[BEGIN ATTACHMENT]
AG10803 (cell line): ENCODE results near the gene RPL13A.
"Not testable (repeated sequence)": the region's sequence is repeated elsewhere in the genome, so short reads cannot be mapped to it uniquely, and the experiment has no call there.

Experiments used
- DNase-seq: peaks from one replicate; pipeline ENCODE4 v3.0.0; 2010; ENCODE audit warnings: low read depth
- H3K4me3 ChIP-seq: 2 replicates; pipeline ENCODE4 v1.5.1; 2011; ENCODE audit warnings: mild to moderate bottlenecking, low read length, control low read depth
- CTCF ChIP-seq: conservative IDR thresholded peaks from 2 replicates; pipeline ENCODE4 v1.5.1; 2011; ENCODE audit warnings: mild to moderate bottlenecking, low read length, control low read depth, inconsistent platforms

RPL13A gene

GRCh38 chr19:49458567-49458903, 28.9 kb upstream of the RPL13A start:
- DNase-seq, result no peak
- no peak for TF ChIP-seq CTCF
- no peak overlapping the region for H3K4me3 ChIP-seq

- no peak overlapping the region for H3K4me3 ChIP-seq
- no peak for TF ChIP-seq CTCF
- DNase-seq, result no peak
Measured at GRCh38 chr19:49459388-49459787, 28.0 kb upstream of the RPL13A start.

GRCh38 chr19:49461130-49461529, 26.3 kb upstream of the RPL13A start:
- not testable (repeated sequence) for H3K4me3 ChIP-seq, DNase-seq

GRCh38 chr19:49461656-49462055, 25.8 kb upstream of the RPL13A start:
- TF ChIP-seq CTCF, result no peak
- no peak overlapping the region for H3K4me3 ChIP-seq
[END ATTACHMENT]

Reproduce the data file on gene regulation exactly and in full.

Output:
AG10803 (cell line): ENCODE results near the gene RPL13A.
"Not testable (repeated sequence)": the region's sequence is repeated elsewhere in the genome, so short reads cannot be mapped to it uniquely, and the experiment has no call there.

Experiments used
- DNase-seq: peaks from one replicate; pipeline ENCODE4 v3.0.0; 2010; ENCODE audit warnings: low read depth
- H3K4me3 ChIP-seq: 2 replicates; pipeline ENCODE4 v1.5.1; 2011; ENCODE audit warnings: mild to moderate bottlenecking, low read length, control low read depth
- CTCF ChIP-seq: conservative IDR thresholded peaks from 2 replicates; pipeline ENCODE4 v1.5.1; 2011; ENCODE audit warnings: mild to moderate bottlenecking, low read length, control low read depth, inconsistent platforms

RPL13A gene

GRCh38 chr19:49458567-49458903, 28.9 kb upstream of the RPL13A start:
- DNase-seq, result no peak
- no peak for TF ChIP-seq CTCF
- no peak overlapping the region for H3K4me3 ChIP-seq

- no peak overlapping the region for H3K4me3 ChIP-seq
- no peak for TF ChIP-seq CTCF
- DNase-seq, result no peak
Measured at GRCh38 chr19:49459388-49459787, 28.0 kb upstream of the RPL13A start.

GRCh38 chr19:49461130-49461529, 26.3 kb upstream of the RPL13A start:
- not testable (repeated sequence) for H3K4me3 ChIP-seq, DNase-seq

GRCh38 chr19:49461656-49462055, 25.8 kb upstream of the RPL13A start:
- TF ChIP-seq CTCF, result no peak
- no peak overlapping the region for H3K4me3 ChIP-seq